64-Bit Element Ids, Maybe?

We may need to scale up the handling of element id integer values in future, a sample snippet to retrieve schedule headers, a Dynamo book, and a web-based family showroom browser:

64-Bit Element Ids

Autodesk almost never discusses any upcoming functionality in future products whatsoever, for legal reasons.

Still, just as a heads-up warning, the development team thought it worthwhile to point out that we are thinking about possibly converting the internal representation of Revit element ids from 32 to 64 bit in a future release of Revit.

Here is a writeup of what that would imply and what a developer would need to do about it:

ElementIds will change from storing 32-bit integers to storing 64-bit values (type long in C# or Int64 in .NET). This will allow for larger and more complicated models. Most functions which take or return ElementIds will continue to work with no changes. However, there are a few things to keep in mind:

If you are storing ElementIds externally as integers, you will need to update your storage to take 64-bit values.

The constructor Autodesk.Revit.DB.ElementId(Int32) has been deprecated and replaced by a new constructor, Autodesk.Revit.DB.ElementId(Int64).

The property Autodesk.Revit.DB.ElementId.IntegerValue has been deprecated. It returns only the lowest 32-bits of the ElementId value. Please use the replacement property Autodesk.Revit.DB.ElementId.Value, which will return the entire value.

Support has been added for using 64-bit types in ExtensibleStorage. Both Autodesk.Revit.DB.ExtensibleStorage.SchemaBuilder.AddSimpleField() and AddMapField() can now take in 64-bit values for the fieldType, keyType, and valueType parameters.

Two binary breaking changes have been made. Both Autodesk.Revit.DB.BuiltInCategory and Autodesk.Revit.DB.BuiltInParameter have been updated so that the size type of the underlying enums are 64-bits instead of 32. Code built against earlier versions of the API may experience type cast and other type related exceptions when run against the next versions of the API when working with the enum. Please rebuild your addins against the next release's API when it is available.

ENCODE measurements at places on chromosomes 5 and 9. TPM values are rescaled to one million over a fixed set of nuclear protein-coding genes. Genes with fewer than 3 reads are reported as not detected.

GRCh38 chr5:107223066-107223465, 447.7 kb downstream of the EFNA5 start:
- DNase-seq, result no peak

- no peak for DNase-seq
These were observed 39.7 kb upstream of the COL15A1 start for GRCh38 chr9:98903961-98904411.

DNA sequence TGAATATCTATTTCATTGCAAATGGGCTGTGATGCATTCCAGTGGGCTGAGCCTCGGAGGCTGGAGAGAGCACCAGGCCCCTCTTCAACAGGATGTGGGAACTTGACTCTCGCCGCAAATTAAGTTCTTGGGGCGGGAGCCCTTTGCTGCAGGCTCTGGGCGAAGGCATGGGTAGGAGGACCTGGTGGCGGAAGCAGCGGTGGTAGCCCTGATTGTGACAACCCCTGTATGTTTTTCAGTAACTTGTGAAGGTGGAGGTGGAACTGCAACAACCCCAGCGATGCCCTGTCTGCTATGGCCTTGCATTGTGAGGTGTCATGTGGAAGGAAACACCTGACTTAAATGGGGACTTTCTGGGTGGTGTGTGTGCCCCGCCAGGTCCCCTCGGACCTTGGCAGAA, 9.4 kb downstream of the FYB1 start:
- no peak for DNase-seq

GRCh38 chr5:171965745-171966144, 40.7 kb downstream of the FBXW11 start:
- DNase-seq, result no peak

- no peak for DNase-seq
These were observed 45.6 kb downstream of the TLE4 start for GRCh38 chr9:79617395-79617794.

Here is an overview mapping the deprecated to the replacement members:

Amendment – How to Handle Overflow

We have an amendment to add to the original post. One of the things we originally said above has actually changed, and I think it also helps address cadferret’s question below:

With the caveat that anything we say here might change, we want to amend the initially published proposal.

The previous version stated that ElementId.IntegerValue would handle integer overflow by truncating 64-bit values down to 32 bits. For values which will fit in 32 bits, we will return the value as an integer. However, if the value would actually need more than 32 bits to represent it, we will throw an exception.

To add a bit more about our intentions, as things currently stand:

Our intention is to find an optimal balance between 64-bit readiness and minimising disruption for API developers. We would NOT remap existing ElementIds to higher values. An Element with an Id of 50 would still have an Id of 50, and either property would return the correct value.

Most models will not get so large as to exhaust the 32-bit id space. So, in general, ElementId.IntegerValue would still work. This would give developers a chance to update their applications, rather than having the function immediately disappear.